And here’s the latest on solar energy news: pop music and steam piston engines make for better solar power use. Who knew renewable energy could be so exciting?
Solar Power and Pop Music
Turns out solar cells are also from the work hard, play hard school. Science Daily reports that playing pop and/or rock music can improve performance of solar cells, specifically those that contain nanorods. The discovery has important implications in the development of next generation low-cost printed solar cells.
Scientists from the Queen Mary University of London and Imperial College of London found that an increase of up to 40% in solar cell efficiency could be achieved by playing pop music to cause vibration in the solar cells. It’s all thanks to the high frequencies and pitch present in pop and rock music, to which the researchers’ acoustic solar cells best respond to. This means that putting on Owl City’s “Good Time” is a better bet in increasing solar cell efficiency than, say, Pachelbel’s classical piece “Canon in D”.
Dr. Steve Dunn, co-author of the study, said “After investigating systems for converting vibrations into electricity, this is a really exciting development that shows a similar set of physical properties can also enhance the performance of a photovoltaic.”
The researchers used nanorods built from zinc oxide and covered with an active polymer for the solar cells. It has been previously known that zinc oxide materials respond to the application of pressure by giving off voltage outputs, also known as the piezoelectric effect. This is the first time however that the piezoelectric effect on solar efficiency has been closely studied. Dr. Dunn said “The work highlights the benefits of collaboration to develop new and interesting systems and scientific understanding.”
The team’s findings may one day be used to build solar-powered devices that can be exposed to acoustic vibrations (like air conditioning units or cars) to enhance performance.
Solar Power and Steam Engines
Sometimes, stepping back is a way to move forward. For a team of Australian engineers, the answer to solar energy storage came not from cutting edge technology but from old fashioned technology: steam piston engines.
Solar power has had to overcome many hurdles as a renewable energy resource, one of which the most important is energy storage. Gathering and using power directly from the sun is only possible when the sun is shining. On rainy or cloudy days, solar energy users either have to fall back on generators or backup power systems.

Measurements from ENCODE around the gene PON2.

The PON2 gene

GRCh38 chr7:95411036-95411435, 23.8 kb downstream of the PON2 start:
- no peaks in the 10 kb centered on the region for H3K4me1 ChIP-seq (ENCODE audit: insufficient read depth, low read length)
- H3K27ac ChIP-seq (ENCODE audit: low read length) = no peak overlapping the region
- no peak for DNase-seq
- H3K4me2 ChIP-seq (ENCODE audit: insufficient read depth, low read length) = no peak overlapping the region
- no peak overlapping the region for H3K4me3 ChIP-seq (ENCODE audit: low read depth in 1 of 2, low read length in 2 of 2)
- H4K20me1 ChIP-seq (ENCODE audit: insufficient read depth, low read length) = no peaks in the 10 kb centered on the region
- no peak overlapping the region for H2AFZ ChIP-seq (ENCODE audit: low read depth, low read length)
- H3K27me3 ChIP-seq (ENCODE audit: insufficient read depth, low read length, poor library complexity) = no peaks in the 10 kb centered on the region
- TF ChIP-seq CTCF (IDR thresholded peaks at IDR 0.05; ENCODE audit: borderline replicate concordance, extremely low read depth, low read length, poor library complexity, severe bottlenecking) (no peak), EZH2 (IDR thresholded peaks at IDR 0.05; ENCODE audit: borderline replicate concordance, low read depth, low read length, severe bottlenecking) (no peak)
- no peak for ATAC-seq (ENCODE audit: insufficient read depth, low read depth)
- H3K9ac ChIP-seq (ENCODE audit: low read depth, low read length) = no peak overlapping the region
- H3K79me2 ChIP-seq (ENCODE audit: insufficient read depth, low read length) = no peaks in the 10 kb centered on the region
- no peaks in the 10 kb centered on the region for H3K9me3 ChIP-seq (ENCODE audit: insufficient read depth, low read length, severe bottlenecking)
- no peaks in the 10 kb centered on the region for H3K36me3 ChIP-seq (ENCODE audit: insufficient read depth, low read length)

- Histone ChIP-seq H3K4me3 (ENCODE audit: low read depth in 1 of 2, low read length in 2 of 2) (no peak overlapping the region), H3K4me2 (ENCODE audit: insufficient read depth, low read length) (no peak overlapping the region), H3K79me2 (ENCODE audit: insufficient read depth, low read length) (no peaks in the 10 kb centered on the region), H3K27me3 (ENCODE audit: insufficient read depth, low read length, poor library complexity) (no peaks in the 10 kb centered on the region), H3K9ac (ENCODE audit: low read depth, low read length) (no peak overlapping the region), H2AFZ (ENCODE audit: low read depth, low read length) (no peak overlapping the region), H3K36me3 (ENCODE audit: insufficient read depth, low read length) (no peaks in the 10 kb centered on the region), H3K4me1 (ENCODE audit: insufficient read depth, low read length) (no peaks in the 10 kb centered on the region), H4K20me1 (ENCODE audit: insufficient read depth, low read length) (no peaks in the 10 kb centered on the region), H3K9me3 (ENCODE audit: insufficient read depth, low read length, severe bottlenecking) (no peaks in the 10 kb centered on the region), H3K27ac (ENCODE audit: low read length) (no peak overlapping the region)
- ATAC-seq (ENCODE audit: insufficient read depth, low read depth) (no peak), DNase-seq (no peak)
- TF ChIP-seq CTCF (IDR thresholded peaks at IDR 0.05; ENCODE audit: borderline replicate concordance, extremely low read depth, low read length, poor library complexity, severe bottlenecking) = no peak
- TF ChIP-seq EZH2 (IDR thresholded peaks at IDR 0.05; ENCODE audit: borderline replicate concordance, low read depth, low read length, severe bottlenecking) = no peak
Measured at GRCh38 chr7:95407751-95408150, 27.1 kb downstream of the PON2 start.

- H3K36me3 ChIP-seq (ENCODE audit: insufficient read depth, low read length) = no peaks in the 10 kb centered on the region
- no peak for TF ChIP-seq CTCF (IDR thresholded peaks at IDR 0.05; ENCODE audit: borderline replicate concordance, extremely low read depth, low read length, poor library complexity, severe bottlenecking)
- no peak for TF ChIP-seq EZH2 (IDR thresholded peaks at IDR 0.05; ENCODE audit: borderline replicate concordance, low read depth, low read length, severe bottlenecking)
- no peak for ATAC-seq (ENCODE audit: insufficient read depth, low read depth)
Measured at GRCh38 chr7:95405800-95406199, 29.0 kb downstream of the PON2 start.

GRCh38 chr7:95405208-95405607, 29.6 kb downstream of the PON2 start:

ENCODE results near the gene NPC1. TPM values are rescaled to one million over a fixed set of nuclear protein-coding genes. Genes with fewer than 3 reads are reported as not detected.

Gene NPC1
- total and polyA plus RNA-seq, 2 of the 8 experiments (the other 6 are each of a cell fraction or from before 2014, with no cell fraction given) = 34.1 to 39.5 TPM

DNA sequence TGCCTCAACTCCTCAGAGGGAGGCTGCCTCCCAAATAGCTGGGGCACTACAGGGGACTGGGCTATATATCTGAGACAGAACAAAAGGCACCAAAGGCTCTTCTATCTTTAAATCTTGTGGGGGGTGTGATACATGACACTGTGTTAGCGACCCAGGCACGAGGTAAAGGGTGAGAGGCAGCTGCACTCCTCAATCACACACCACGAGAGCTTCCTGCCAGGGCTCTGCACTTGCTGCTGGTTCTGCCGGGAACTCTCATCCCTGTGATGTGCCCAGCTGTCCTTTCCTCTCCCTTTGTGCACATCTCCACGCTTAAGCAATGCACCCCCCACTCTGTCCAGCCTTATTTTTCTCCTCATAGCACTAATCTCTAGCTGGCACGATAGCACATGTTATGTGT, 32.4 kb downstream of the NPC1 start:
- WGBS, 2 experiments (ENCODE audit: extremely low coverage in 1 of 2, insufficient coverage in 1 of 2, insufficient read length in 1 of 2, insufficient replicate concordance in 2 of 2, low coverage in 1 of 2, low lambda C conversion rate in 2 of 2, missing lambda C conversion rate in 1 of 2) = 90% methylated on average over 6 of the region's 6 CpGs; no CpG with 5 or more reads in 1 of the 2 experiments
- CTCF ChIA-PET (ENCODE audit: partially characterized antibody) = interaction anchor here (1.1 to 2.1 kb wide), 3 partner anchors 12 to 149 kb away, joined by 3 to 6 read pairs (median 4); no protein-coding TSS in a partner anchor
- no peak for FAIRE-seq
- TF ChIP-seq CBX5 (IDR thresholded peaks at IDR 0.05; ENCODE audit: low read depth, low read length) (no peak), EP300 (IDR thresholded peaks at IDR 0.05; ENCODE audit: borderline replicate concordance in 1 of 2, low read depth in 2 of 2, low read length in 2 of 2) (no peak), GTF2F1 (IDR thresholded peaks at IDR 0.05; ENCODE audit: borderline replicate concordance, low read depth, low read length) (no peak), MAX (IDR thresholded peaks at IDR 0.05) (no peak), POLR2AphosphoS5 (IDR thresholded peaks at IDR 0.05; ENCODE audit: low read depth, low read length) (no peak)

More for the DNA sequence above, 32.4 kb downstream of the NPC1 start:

But the green energy startup Terrajoule proposes a novel storage system that promises to provide solar energy 24 hours a day – at cost effective prices.
Terrajoule accomplishes this by using steam piston engines and insulated pressure vessels integrated into a storage system. First, solar concentrators (shown above) works to produce steam. The steam engines then convert the steam to electricity. Then energy is stored in steam accumulators filled with water and built with steel pressure vessels. Terrajoule further explains how their system works:
“Since it is impractical to store gaseous steam for later use, the steam is condensed into the mass of water where its energy is stored. When needed, the stored energy flashes the water back to steam. The energy lost in this steam-water-steam phase change cycle is less than 2%. Terrajoule’s proprietary architecture allows for energy storage at below 18 bar, while achieving the efficiency of inlet steam at 42 bar. At 18 bar we exploit the sweet spot for pressure vessel pricing that is driven by the worldwide Liquid Propane Gas storage industry (however there is only water, and no propane, stored in Terrajoule’s vessels).”
Terrajoule hopes to deliver their system at a competitive peak watt price of $1.50-$2.00/watt (dependent on variables) by 2015. Compared to pricey battery storage systems, Terrajoule offers a solar power storage solution at 80% less cost with no degradation or cycle limits. In addition, Terrajoule’s system ensures there will be no toxic waste to worry about. The company estimated their product has a lifetime of 25 years at the minimum.
The opportunities for widespread adoption and use of solar power rise with every incremental innovations and breakthroughs like these. Soon, green energy users will be able to sing “It’s always a good time” for solar power.